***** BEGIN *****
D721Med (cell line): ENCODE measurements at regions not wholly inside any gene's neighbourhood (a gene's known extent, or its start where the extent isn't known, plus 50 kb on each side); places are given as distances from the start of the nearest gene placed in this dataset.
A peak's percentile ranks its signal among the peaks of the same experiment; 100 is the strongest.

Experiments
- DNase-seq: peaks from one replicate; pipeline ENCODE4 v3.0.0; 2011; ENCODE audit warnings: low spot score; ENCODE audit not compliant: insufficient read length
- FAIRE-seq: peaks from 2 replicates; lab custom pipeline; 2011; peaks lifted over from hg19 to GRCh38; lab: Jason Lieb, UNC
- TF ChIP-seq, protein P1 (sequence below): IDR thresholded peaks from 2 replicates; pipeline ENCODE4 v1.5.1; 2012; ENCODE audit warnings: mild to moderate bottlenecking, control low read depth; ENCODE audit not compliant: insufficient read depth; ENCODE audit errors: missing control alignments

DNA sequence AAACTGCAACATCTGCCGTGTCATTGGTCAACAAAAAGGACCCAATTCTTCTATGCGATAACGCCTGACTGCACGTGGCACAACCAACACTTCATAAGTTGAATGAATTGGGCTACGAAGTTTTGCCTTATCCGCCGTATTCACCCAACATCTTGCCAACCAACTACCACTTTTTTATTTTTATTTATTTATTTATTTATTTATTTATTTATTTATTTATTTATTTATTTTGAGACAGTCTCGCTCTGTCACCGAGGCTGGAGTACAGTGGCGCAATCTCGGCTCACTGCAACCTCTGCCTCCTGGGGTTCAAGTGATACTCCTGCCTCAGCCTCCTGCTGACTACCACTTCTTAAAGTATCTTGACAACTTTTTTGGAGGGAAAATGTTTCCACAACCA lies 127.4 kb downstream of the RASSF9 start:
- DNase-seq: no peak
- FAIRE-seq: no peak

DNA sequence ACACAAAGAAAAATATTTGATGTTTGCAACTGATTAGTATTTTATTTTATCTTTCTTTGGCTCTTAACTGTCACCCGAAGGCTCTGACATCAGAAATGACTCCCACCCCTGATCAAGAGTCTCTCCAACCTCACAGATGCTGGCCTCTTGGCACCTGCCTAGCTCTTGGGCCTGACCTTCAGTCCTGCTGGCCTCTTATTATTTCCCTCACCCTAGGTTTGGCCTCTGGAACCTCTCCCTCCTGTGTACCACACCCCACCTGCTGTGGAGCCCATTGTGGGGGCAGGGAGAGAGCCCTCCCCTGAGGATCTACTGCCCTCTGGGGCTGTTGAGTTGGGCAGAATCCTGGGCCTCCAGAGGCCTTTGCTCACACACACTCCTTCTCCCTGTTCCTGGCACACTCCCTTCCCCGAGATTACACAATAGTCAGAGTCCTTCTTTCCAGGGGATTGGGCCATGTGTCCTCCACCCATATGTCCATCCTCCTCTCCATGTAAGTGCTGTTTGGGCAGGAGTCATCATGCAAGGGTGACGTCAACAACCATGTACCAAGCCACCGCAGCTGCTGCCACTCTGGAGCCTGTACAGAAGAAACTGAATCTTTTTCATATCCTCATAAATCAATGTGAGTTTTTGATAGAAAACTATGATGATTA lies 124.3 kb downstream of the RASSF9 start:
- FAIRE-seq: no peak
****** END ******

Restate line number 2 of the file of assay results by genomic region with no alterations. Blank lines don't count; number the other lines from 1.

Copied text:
A peak's percentile ranks its signal among the peaks of the same experiment; 100 is the strongest.